- The Washington Times - Sunday, September 14, 2014

The District’s top elected officials will join legal scholars on Capitol Hill Monday for the first congressional hearing on D.C. statehood in 20 years.

The “New Columbia Admission Act” would reduce the federal District of Columbia to an enclave of land including the National Mall and White House while the remainder of the city would become the country’s 51st state.

Monday’s hearing, at 3 p.m. before the Senate Homeland Security & Governmental Affairs Committee, will feature testimony from supportive local politicians including Mayor Vincent C. Gray, Delegate Eleanor Holmes Norton, D.C. Council Chairman Phil Mendelson and shadow senators Michael D. Brown and Paul Strauss. Also testifying are experts and legal scholars including former White House budget director Alice Rivlin; Georgetown University law professor and one of the chief architects of the Patriot Act, Viet Dinh; president of the Leadership Conference on Civil and Human Rights Wade Henderson; and libertarian Cato Institute scholar Roger Pilon.

Ms. Norton, the District’s nonvoting congressional representative, released her prepared testimony Sunday, in which she points out that “there are no financial, economic, constitutional or historical reasons that the 650,000 Americans who live in the District of Columbia should not be granted statehood.”

“Congress has two choices,” she says. “It can continue to exercise autocratic authority over the American citizens who reside in the District of Columbia, treating them, in the words of Frederick Douglass, as ‘aliens, not citizens, but subjects.’ Or it can live up to this nation’s promise and ideals and pass the New Columbia Admission Act.”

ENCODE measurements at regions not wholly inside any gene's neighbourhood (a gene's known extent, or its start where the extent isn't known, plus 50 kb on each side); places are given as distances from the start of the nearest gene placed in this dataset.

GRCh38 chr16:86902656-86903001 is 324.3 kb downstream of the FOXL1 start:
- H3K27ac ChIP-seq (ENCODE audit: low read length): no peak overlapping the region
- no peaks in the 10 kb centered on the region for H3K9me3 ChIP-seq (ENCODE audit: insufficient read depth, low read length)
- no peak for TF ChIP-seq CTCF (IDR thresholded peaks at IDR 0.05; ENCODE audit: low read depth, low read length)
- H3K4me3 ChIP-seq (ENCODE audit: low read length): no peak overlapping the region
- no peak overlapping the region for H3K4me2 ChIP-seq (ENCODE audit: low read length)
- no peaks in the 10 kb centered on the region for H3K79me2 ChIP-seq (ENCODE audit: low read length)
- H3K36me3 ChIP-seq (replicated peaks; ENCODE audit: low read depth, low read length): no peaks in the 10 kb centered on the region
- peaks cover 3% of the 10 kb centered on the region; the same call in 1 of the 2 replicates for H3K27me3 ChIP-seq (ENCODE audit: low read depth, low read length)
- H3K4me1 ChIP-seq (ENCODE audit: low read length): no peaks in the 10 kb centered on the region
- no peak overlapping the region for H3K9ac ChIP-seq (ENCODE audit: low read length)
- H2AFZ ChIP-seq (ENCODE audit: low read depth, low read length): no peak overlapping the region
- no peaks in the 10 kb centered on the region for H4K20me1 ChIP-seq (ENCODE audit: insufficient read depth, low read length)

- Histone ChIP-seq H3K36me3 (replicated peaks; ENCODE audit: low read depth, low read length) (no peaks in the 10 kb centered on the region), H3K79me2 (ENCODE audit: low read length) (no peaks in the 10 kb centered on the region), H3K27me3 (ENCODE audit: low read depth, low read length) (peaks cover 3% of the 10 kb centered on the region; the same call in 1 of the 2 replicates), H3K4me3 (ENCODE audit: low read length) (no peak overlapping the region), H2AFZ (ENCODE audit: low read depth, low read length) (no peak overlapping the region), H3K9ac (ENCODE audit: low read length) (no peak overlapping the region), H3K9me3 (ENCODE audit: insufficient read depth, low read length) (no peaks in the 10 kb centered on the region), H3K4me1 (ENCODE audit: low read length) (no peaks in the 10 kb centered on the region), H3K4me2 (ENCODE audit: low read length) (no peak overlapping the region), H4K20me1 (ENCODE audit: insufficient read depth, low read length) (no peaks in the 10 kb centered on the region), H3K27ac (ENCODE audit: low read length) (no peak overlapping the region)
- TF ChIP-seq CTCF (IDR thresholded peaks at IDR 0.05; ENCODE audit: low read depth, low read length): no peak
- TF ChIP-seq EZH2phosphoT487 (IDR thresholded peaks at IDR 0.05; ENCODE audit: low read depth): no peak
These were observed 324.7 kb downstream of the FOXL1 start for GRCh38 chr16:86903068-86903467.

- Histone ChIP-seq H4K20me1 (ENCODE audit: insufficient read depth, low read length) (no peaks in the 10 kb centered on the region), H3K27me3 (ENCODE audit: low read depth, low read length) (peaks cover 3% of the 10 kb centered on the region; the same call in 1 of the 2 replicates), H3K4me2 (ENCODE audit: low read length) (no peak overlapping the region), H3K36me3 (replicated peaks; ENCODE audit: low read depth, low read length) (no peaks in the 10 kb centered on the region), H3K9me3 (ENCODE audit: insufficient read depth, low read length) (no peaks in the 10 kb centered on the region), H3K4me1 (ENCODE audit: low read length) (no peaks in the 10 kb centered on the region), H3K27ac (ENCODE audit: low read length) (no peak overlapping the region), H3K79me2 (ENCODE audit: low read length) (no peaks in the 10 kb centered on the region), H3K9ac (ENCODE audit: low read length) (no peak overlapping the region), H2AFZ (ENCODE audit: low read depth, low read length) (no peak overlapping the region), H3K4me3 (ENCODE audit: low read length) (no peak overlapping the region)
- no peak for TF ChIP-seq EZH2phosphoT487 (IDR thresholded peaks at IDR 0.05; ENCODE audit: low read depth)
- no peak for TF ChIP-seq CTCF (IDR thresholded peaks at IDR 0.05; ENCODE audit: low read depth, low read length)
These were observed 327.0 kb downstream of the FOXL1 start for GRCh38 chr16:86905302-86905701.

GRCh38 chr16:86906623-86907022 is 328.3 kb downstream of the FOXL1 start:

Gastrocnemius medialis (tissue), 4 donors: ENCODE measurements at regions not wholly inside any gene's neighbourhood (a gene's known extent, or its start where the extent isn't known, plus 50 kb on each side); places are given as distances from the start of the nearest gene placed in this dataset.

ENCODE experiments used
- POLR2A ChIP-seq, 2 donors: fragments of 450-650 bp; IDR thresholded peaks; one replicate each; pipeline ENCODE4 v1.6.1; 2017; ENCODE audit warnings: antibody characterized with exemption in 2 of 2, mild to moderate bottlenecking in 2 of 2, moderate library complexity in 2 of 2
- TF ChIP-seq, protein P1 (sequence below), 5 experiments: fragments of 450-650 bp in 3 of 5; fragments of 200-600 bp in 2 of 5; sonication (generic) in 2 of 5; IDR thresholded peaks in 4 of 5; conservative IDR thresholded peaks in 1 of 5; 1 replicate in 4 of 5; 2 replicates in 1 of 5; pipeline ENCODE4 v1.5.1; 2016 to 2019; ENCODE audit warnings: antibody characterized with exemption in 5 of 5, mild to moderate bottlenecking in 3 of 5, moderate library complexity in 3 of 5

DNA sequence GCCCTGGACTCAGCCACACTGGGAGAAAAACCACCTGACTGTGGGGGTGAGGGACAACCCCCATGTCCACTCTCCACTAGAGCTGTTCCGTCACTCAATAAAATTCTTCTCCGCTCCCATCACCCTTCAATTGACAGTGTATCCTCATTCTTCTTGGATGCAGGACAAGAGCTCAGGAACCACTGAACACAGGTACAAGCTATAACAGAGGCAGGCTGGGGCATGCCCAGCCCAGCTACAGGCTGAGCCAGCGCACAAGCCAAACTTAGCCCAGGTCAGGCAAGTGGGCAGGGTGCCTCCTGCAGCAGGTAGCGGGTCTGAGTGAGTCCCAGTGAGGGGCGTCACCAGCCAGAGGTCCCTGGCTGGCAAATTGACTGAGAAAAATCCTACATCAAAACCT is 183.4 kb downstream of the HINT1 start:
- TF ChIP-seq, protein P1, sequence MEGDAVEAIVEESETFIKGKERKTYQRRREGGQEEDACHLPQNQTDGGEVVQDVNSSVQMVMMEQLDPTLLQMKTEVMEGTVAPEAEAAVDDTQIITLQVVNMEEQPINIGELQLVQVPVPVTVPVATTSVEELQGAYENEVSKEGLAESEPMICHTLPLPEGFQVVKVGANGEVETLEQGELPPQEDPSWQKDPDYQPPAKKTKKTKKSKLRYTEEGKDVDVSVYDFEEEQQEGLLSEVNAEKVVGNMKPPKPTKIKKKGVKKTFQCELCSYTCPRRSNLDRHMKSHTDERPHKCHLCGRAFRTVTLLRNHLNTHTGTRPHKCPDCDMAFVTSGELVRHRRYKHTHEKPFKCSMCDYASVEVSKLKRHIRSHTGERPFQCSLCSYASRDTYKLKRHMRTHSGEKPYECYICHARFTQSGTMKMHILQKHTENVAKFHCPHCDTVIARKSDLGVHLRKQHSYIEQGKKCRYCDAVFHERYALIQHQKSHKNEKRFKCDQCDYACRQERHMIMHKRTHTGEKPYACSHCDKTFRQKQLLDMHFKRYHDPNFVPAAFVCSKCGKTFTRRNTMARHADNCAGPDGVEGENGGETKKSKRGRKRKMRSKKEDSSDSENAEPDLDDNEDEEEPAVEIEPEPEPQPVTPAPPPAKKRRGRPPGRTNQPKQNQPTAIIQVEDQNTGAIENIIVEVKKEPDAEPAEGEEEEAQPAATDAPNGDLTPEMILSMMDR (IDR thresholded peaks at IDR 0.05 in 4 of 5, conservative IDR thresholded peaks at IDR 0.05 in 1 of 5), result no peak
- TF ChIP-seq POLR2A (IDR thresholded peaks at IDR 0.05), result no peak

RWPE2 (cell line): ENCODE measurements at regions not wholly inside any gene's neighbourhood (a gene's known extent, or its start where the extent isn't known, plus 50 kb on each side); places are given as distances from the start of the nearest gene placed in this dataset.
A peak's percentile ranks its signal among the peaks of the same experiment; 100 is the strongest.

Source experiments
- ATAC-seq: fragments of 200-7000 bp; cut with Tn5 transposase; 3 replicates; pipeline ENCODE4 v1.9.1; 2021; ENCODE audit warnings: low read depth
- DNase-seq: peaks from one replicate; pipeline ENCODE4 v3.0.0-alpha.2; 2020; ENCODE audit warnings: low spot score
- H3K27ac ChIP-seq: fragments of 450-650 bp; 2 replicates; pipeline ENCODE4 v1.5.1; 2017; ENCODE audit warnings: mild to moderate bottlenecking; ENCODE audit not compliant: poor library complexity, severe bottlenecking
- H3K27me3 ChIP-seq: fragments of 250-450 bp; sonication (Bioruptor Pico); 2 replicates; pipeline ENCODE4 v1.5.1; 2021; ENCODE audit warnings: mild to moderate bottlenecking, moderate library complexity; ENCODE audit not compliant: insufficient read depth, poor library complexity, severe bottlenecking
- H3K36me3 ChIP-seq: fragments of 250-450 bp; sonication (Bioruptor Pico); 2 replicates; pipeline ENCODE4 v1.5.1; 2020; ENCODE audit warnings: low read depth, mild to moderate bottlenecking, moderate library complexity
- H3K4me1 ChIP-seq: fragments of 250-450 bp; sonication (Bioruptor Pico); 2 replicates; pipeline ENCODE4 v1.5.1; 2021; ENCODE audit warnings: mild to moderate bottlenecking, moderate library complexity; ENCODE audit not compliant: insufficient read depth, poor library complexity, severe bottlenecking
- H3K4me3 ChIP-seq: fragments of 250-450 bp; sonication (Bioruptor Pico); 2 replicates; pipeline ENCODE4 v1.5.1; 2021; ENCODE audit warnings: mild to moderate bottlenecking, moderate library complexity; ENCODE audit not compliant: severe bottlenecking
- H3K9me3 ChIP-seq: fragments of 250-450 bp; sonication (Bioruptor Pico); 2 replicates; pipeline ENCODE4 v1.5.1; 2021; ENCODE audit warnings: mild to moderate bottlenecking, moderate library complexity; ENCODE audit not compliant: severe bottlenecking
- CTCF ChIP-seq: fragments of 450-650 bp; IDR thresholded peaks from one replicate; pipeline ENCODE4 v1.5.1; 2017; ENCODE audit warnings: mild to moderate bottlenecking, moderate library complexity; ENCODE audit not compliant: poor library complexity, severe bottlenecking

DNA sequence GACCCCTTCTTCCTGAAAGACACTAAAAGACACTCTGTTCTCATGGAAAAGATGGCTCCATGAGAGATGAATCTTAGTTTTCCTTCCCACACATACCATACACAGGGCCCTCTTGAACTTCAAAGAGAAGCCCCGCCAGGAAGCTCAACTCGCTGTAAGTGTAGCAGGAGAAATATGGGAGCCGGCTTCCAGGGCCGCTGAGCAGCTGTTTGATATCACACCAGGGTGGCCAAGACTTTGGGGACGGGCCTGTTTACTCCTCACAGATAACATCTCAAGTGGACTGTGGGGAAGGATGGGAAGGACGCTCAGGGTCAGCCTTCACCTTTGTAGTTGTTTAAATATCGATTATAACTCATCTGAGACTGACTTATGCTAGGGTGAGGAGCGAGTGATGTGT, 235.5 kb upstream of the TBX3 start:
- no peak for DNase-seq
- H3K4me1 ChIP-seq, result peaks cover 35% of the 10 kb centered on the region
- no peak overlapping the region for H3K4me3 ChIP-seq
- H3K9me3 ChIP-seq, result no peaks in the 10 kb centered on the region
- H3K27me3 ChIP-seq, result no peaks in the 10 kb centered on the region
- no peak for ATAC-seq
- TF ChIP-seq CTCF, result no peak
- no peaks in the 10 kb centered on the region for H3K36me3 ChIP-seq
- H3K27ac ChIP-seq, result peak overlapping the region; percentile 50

Over the last two decades, politicians have introduced legislation multiple times that would grant statehood to the District and congressional representation to the city’s more than 640,000 residents. Previous attempts have died in committee, and the last time such a bill got a public airing on Capitol Hill was in 1993.

As a heavily Democratic city, the District faces an uphill battle over the legislation, which has not garnered bipartisan support. Seventeen senators have co-sponsored the latest attempt, including 16 Democrats and one independent. Meanwhile, in the Republican-controlled House, an identical bill has 107 cosponsors — all of whom are Democrats.

In a letter submitted to Sen. Thomas R. Carper, Delaware Democrat, who is holding the committee hearing, D.C. Council members seemed to acknowledge the unlikelihood that the bill would be adopted into law but urged action anyhow.

“Before the midterm elections, mark up this bill, move it to the floor and hold a vote in the Senate,” the letter states. “If we are not to have voting rights, we at least deserve to know who opposes our inalienable right.”


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